Class Notes (837,548)
Canada (510,312)
Biology (1,909)
BIOL 2060 (124)
Lecture

Ecology Unit 4

13 Pages
117 Views
Unlock Document

Department
Biology
Course
BIOL 2060
Professor
Elizabeth Boulding
Semester
Winter

Description
Unit 4 Population InterationsSection 41 Population InteractionsKey Terms Interspecific interactions Interactions between individuals of two different speciesIntraspecific interactions Interactions between two individuals of the same speciesMutualism Interactions between individuals of different species that benefit both partiesPredation A relationship in which one living organism serves as the food source of another organism that it killsParasitism A relationship between two species in which one benefits and the other is harmed but not killed directlyCompetition Any interaction that is mutually detrimental to both participants occurring between species that share limited resourcesCommensalism Relationship between two species that is beneficial to one but neutral or of no benefit to the otherAmensalism Relationship between two species in which one is inhibited or harmed while the other is unaffectedNeutralism An interaction between individuals of two different species in which neither benefitsCoevolution A reciprocal evolutionary interaction between two or more speciesCoevolutionary arms race Species interactions in which all members are actively changing through evolution with each adaptation leading to a counteradaptationActivity for Additional Learning1List six types of population interactions and the effects of the interaction on each of the individuals positive 0neutral and negativemutualism involves a positive effect on both individuals ie predation or parasitism provides a benefit to one individual at the expense of the other individual ie competition results in a negative impact on both individuals ie commensalism describes interactions in which one individual benefits and there is no effect of the interaction on the other ie 0amensalism is an interaction in which there is no effect on one individual but a negative effect on the other ie 0neutralism is an interaction in which there is no effect on either individual ie 002List two ways that biotic factors differ from abiotic factors as selective forces in natureOrganisms evolve similar solutionsie convergence in their morphological physiological and behavioural traitsin response to similar abiotic conditions in the environment However Biotic selective factors can cause populations to specialize on specific microsites within a habitat promoting greater diversity within communitiesAnother way that biotic factors differ from abiotic selective forces is that they may result in coevolution of the characteristics of the interacting populations ie not only does a predator impose selective forces on its prey but the prey may also influence the evolution of the predatorThis may result in a coevolutionary arms race Section 42 Competition and the NicheKey Terms Exploitative competition Utilization of a shared and limiting resource by two or more individuals Selfthinning Reduction in population density due to intraspecific competition as a stand of plants increases in biomassInterference competition A form of competition involving direct antagonistic interactions between individualsAllelopathy The negative effect of plant metabolic products on the growth and development of other nearby plantsNiche The environmental factors that influence the growth survival and reproduction of a speciesRealized niche The actual niche of a species whose distribution is restricted by biotic interactionsFundamental niche The physical conditions under which a species might live in the absence of interactions with other speciesActivity for Additional Learning1Which type of competition is characterized by selfthinningProvide examples of organisms that display this type of competition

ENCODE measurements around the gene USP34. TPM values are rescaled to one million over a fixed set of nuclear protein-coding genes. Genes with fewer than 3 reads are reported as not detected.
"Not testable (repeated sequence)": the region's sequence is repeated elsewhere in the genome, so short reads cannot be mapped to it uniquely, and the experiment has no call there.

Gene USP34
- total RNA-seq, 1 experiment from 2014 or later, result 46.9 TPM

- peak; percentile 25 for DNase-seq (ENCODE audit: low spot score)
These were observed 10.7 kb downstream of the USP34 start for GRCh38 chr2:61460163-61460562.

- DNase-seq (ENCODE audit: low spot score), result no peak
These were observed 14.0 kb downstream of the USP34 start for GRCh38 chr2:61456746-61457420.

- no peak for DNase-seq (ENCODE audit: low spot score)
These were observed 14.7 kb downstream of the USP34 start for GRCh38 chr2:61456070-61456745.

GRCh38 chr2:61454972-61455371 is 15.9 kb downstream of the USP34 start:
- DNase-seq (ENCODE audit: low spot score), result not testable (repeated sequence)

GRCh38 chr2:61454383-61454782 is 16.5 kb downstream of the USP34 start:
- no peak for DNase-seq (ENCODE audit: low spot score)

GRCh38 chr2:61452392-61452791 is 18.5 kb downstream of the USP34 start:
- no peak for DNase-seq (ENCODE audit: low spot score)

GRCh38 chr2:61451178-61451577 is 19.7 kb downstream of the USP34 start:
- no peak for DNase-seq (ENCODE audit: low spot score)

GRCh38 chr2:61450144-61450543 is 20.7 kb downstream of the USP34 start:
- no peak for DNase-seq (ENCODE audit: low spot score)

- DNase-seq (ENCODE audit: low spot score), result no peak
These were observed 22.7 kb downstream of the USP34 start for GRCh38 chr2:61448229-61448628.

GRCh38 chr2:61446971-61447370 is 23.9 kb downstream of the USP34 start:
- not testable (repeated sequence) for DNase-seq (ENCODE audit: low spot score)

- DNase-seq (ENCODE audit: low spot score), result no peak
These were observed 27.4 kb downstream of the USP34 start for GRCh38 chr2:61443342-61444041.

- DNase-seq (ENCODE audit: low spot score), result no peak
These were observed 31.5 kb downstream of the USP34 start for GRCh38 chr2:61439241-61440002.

More Less

Related notes for BIOL 2060

Log In


OR

Join OneClass

Access over 10 million pages of study
documents for 1.3 million courses.

Sign up

Join to view


OR

By registering, I agree to the Terms and Privacy Policies
Already have an account?
Just a few more details

So we can recommend you notes for your school.

Reset Password

Please enter below the email address you registered with and we will send you a link to reset your password.

Add your courses

Get notes from the top students in your class.


Submit